Take this information and let it influence your decision as you design.

The next step is to do at basic flowchart, in other words see how the user goes through your product, step by step, instead of just hard-coding it.

When you make a flowchart you avoid making mistakes that forces you to go back and do big changes. An example of a flowchart I’ve used in Quipu is pictured under to give you a rough idea, but if you want to dig into it — here’s a video explaining the process using Sketch.

It’s extremely important to have a thorough plan for whatever product you’re designing. It will save you time and effort for sure.

The last part of the planning, is to define a functional definition of each page in your product. It’s a document that will be your documentation or knowledge base about what each screen does, what it shows, and what routes and actions are possible to take from there.

So if you’re building an app, you should have a page with the following information for each interface:

Name of the view (or the module) –> The purpose of the page –> Full information –> Partial information –> List information –> Routes/actions.

If you did your flowchart correctly, the documentation will be heavily dependent on that Flow Chart.

2. Design it

The most important thing as a fresh designer or working on a project you’ve coded yourself, is to use established patterns.

There’s no reason to reinvent the wheel again.

A place where you can find questions and answers for most issues are ux.stackexchange.com. It’s similar to stackoverflow.com, just for design, and we know how important that is to most designers, so don’t be afraid to seek inspiration and help from more experienced people.

Then start on your wire-framing. Translate your flow and functional definition to a low-fidelity screen that contain everything but the design finish. In other words, focus on getting all the routes, actions, buttons and content right before making it look nice.

One of the most important thing of the design process, is to design it like you would code it. I recommend using Sketch, but use whatever software you’re comfortable with, like Illustrator or Photoshop.

Design as you would code it simply means using non-filled transparent containers to imitate containers and wrappers. Also use naming conventions for layers and groups just as you would use while coding your components.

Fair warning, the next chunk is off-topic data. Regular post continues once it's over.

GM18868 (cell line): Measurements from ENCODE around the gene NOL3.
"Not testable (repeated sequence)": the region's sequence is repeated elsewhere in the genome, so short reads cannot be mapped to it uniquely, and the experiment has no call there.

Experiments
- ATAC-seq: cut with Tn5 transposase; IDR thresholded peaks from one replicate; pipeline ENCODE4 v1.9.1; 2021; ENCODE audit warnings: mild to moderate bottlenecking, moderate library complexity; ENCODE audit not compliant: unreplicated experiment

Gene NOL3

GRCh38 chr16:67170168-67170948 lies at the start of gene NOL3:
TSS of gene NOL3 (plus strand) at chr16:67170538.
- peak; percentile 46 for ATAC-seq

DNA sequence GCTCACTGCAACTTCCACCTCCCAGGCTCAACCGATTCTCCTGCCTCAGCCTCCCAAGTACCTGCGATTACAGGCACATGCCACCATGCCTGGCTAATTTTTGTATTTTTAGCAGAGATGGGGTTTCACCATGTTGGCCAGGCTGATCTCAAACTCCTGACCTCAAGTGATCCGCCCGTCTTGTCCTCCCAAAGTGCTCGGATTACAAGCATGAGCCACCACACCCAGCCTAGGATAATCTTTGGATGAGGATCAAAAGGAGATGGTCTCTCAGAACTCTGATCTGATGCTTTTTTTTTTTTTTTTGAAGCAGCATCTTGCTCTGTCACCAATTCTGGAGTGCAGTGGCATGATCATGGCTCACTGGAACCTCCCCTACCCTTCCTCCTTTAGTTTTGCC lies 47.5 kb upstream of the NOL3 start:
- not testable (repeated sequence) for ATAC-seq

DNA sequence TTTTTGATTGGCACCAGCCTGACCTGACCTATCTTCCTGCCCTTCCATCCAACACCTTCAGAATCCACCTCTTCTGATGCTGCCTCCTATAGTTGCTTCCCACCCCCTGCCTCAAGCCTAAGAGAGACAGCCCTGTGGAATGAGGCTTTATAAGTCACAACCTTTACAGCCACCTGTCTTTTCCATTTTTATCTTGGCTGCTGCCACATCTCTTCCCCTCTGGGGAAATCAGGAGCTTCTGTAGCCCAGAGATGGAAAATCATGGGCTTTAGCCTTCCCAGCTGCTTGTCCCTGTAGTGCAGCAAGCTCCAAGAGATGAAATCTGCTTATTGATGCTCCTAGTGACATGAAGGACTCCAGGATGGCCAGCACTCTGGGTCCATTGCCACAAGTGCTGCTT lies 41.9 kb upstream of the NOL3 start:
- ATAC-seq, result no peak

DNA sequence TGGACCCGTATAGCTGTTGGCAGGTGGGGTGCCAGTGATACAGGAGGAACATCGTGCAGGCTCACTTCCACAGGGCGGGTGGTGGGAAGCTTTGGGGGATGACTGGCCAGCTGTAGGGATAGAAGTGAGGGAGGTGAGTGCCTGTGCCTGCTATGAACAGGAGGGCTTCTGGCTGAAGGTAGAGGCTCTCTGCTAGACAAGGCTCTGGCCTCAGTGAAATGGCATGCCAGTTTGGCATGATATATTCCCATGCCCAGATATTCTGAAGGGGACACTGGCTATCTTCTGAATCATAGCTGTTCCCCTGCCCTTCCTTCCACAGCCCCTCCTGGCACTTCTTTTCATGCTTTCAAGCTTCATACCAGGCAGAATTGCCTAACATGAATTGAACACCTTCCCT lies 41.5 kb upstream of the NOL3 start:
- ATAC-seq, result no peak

The last thing I want to mention in terms of design, is to use Atomic Design principles which is a way of designing interfaces that extends to what we’ve been covering in the “Design as you would code it” part above.

It talks about structuring your design, and define it into atoms (colors, fonts, shapes) and form molecules by using them (buttons, inputs, lists etc..), to finally do organisms. An organism then becomes a template For example, A navigation bar that has a menu, a search bar and a logo (few molecules).

Foto: http://bradfrost.com/blog/post/atomic-web-design/

3. Code it

As a designer I will not teach code, most of you probably are more talented coders than I am, so I’ll just mention the software you should use to help you get all the CSS styles you will ever need.

Zeplin.io is a software that takes Sketch Designs, exports CSS styles and gives you all the sizes, margins, paddings, borders you need in order to translate your design to code and not loose the quality and level of detail you worked so hard on.

Zeplin.io is in my opinion the best way to translate design to code.

If you followed the atomic design, and designing as you would code it, then this process is simple, quick and with minimum errors.

I can honestly say that in Quipu where I do the design, this is the most time-saving tool I’ve ever come across. It drastically reduced both cost and time spent on getting the looks of our apps and website translated to all browsers.

Also read:

https://blog.itnig.net/why-ux-ui-designs-should-be-aimed-at-zombies-1968d72b0472


This post was written by media manager at itnig, Sindre Hopland, based on the presentation by lead designer at Quipu, Kamil Jura.